nuclear talks in protest Monday, saying other nations are not acting quickly
enough to establish the Middle East as a zone free of nuclear weapons.
A statement from Egypt’s foreign ministry said the nation ended its
participation in two weeks of Geneva talks out of frustration that the zone
has yet to be created. The talks run through this week.
“We can’t wait forever for the implementation of this decision,” said the
ministry’s statement Monday night, explaining that Egypt’s walkout was meant
to send a message to the world that it can no longer accept what it
considers to be a lack of seriousness on the issue….. At the 1995 review,
nations adopted the goal of a nuclear-free Middle East, in a concession by
the U.S. and others to the Arabs, who wanted Israel to join the treaty and
to give up its unacknowledged arsenal of nuclear weapons. In exchange, the
Arabs backed the treaty’s permanent extension.
But after 15 years of inaction on a nuclear-free zone, Egypt proposed that
the 2010 conference endorse launching negotiations to establish one. With no
talks started, Egypt said Monday that some other members of the treaty – and
non-members – are “obstructing” the goal. Though it did not specify, the
reference to non-members was seen as implying Israel.
Ahead of the Geneva talks to prevent the spread of nuclear arms, the U.N.
Security Council’s five major powers – Britain, China, France, Russia and
the United States – had again called for progress in establishing a
nuclear-free Middle East.
Analysis – Israeli credibility on line over Iran nuclear challenge, The West, By Crispian Balmer and Dan Williams, 29 April 13 JERUSALEM (Reuters) – Israel risks a loss of credibility over both its “red line” for Iran’s nuclear programme and its threat of military action, and its room for unilateral manoeuvre is shrinking.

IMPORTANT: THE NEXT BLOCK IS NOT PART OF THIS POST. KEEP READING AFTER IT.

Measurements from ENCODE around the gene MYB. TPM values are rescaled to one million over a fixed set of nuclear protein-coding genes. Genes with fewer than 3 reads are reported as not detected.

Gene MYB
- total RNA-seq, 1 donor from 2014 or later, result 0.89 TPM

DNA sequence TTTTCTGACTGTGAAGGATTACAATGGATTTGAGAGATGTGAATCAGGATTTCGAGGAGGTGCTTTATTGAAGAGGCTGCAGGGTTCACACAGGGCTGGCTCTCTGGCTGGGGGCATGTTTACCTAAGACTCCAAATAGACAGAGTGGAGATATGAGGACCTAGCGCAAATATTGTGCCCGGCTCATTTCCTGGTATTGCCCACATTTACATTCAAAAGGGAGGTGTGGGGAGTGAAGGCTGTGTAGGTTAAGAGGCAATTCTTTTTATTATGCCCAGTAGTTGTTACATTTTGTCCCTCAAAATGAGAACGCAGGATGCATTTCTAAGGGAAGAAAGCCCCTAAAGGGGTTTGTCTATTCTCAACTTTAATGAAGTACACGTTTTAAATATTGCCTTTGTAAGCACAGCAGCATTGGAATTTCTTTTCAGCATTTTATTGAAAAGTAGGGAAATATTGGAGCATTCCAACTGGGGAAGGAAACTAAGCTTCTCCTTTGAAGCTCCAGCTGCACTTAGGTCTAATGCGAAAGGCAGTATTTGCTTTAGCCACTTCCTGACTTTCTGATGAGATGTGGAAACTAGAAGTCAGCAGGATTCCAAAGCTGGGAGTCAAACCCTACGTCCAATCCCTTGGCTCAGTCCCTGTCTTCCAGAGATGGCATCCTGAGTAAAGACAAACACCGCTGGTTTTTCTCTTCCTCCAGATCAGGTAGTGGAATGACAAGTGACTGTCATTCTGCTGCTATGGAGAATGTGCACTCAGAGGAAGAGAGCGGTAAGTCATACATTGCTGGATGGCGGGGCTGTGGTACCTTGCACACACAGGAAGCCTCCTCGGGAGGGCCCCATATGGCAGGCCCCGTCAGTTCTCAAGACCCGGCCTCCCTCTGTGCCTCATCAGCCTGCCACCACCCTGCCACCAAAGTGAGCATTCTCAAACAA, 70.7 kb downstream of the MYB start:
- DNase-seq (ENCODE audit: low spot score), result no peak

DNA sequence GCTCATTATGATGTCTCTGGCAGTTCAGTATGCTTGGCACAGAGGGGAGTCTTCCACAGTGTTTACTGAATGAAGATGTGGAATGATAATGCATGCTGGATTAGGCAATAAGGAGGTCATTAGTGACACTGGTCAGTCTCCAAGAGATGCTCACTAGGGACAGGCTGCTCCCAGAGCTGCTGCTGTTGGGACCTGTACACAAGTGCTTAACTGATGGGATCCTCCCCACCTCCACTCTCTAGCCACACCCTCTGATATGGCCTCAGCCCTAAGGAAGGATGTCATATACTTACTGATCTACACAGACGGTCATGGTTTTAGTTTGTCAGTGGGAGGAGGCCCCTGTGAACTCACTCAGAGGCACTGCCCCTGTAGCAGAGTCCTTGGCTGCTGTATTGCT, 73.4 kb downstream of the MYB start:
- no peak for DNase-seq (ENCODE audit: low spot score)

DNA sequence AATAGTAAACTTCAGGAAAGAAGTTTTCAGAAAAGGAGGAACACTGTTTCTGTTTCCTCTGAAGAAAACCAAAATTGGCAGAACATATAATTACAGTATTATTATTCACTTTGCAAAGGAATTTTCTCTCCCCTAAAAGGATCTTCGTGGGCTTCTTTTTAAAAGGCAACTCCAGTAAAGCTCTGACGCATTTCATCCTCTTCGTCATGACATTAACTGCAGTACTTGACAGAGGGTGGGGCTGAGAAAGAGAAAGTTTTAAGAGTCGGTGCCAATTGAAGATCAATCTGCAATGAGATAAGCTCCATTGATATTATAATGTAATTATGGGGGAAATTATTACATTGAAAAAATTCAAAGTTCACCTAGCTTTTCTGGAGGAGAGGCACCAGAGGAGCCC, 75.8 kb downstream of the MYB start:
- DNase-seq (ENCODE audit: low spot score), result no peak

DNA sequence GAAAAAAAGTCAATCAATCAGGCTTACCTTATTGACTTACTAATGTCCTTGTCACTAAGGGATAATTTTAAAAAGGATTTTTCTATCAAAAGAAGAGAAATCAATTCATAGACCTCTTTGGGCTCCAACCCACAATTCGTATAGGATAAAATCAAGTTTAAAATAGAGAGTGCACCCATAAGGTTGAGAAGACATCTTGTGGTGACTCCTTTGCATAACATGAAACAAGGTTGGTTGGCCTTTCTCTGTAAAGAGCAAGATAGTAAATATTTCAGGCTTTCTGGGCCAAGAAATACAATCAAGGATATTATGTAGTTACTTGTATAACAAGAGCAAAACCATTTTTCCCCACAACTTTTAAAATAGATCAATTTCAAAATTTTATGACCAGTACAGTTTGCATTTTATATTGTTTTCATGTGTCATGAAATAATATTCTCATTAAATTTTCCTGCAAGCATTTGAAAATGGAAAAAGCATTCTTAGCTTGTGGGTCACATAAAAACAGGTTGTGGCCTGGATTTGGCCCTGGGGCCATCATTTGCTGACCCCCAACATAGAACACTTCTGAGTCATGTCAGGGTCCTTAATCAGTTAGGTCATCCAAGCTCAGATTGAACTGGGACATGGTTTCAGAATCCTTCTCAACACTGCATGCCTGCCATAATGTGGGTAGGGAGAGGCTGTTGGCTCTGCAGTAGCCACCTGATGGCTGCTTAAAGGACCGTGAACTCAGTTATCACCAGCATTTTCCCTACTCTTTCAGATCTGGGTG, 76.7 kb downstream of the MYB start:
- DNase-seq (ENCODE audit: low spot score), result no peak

After years of veiled warnings that Israel might strike the Islamic Republic, Prime Minister Benjamin Netanyahu laid out an ultimatum at the United Nations last September.
Iran, he said, must not amass enough uranium at 20 percent fissile purity to fuel one bomb if enriched further. To ram the point home, he drew a red line across a cartoon bomb, guaranteeing him front page headlines around the world.
However, a respected Israeli ex-spymaster says Iran has skilfully circumvented the challenge. Other influential voices say the time has passed when Israel can hit out at Iran alone, leaving it dependent on U.S. decision-makers……
some officials have also questioned the wisdom of Netanyahu’s red line, arguing that such brinkmanship can generate unwelcome ambiguity -….. Tehran denies there is any military component to its nuclear activities, saying it is focused only on civilian energy needs. It charges that Israel, widely believed to have the Middle East’s only nuclear arsenal, is the greater regional threat.
Keeping in step with Netanyahu, Israeli defence and military officials issued clear warnings this month that Israel was still prepared to go it alone against Iran, once more beating the drums of war after months of relative quiet……